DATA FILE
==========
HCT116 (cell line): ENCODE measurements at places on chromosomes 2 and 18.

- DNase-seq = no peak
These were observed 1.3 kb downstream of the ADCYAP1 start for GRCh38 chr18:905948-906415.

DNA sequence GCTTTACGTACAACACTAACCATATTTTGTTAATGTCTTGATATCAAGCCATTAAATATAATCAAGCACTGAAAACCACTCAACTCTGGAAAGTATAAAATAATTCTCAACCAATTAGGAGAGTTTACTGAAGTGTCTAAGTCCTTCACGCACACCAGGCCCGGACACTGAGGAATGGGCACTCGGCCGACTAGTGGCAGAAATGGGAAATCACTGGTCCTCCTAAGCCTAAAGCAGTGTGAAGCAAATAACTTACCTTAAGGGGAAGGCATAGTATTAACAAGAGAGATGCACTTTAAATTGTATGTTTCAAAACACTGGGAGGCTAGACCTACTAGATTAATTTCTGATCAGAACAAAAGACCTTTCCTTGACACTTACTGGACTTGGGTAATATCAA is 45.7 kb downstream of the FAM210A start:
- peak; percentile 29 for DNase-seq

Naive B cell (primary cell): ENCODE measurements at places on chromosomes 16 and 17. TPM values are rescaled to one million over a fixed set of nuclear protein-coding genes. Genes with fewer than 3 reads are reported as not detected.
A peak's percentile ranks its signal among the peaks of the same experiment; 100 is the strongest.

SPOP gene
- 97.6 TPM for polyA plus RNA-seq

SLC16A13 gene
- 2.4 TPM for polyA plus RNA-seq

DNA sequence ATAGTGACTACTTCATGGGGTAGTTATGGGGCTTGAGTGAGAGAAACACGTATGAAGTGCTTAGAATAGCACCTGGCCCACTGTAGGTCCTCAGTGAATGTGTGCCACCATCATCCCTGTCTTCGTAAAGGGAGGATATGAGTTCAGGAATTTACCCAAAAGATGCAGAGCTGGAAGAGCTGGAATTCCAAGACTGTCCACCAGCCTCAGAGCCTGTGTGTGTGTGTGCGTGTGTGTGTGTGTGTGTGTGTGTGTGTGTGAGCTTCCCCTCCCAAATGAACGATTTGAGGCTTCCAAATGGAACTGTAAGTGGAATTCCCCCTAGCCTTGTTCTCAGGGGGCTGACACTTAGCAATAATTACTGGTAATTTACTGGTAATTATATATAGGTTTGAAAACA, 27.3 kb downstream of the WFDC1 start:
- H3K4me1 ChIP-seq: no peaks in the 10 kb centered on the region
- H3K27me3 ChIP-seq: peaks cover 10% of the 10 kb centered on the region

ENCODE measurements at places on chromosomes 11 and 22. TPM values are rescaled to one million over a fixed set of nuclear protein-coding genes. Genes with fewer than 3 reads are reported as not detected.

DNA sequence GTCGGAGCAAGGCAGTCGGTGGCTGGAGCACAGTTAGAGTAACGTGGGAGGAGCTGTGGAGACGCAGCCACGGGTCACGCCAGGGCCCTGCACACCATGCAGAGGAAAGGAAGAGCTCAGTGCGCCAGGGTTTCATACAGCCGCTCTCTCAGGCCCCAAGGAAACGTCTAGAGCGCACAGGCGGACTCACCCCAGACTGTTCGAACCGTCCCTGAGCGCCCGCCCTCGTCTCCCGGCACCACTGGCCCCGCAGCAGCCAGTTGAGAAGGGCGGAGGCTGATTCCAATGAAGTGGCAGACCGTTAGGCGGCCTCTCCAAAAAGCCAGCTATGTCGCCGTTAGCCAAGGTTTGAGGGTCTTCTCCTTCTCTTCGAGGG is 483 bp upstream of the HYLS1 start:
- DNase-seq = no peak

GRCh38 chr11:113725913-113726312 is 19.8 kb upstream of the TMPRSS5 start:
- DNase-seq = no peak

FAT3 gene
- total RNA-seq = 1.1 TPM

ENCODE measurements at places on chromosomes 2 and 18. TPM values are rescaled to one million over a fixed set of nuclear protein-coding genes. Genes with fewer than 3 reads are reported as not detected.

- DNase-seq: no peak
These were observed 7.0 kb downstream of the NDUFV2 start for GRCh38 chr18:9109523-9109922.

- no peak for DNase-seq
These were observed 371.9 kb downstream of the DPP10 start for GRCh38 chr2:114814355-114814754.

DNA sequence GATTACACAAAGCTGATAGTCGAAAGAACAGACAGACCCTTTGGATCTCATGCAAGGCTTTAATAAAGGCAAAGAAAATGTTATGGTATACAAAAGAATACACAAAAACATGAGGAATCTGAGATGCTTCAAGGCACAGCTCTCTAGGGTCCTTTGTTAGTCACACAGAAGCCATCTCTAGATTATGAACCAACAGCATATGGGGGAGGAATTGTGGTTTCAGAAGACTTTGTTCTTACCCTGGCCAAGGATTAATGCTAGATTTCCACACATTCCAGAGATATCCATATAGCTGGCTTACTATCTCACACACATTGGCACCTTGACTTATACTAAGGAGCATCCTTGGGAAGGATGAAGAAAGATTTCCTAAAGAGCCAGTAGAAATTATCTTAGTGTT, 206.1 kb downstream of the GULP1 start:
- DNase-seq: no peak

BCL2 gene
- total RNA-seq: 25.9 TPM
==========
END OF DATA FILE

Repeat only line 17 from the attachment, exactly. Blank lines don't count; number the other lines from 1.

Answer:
- DNase-seq = no peak